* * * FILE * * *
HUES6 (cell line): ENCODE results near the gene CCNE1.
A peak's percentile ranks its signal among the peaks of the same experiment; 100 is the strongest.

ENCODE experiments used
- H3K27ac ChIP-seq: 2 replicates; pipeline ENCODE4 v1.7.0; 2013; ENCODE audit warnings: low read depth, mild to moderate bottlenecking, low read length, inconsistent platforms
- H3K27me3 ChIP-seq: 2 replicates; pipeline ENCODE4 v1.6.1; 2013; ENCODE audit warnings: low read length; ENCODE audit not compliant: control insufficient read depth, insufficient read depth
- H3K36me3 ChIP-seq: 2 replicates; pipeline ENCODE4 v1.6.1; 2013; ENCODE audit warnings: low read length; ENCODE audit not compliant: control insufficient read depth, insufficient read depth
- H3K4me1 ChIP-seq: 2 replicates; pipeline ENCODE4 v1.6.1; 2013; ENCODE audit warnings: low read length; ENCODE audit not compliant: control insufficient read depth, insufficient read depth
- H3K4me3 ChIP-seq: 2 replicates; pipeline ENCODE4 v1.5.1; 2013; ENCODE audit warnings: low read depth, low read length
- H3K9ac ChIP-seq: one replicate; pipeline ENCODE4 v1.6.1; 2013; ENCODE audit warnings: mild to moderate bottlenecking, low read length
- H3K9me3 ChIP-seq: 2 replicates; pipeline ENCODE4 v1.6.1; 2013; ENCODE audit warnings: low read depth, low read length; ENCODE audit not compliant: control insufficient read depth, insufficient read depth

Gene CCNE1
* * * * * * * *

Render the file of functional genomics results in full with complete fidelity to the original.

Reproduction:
HUES6 (cell line): ENCODE results near the gene CCNE1.
A peak's percentile ranks its signal among the peaks of the same experiment; 100 is the strongest.

ENCODE experiments used
- H3K27ac ChIP-seq: 2 replicates; pipeline ENCODE4 v1.7.0; 2013; ENCODE audit warnings: low read depth, mild to moderate bottlenecking, low read length, inconsistent platforms
- H3K27me3 ChIP-seq: 2 replicates; pipeline ENCODE4 v1.6.1; 2013; ENCODE audit warnings: low read length; ENCODE audit not compliant: control insufficient read depth, insufficient read depth
- H3K36me3 ChIP-seq: 2 replicates; pipeline ENCODE4 v1.6.1; 2013; ENCODE audit warnings: low read length; ENCODE audit not compliant: control insufficient read depth, insufficient read depth
- H3K4me1 ChIP-seq: 2 replicates; pipeline ENCODE4 v1.6.1; 2013; ENCODE audit warnings: low read length; ENCODE audit not compliant: control insufficient read depth, insufficient read depth
- H3K4me3 ChIP-seq: 2 replicates; pipeline ENCODE4 v1.5.1; 2013; ENCODE audit warnings: low read depth, low read length
- H3K9ac ChIP-seq: one replicate; pipeline ENCODE4 v1.6.1; 2013; ENCODE audit warnings: mild to moderate bottlenecking, low read length
- H3K9me3 ChIP-seq: 2 replicates; pipeline ENCODE4 v1.6.1; 2013; ENCODE audit warnings: low read depth, low read length; ENCODE audit not compliant: control insufficient read depth, insufficient read depth

Gene CCNE1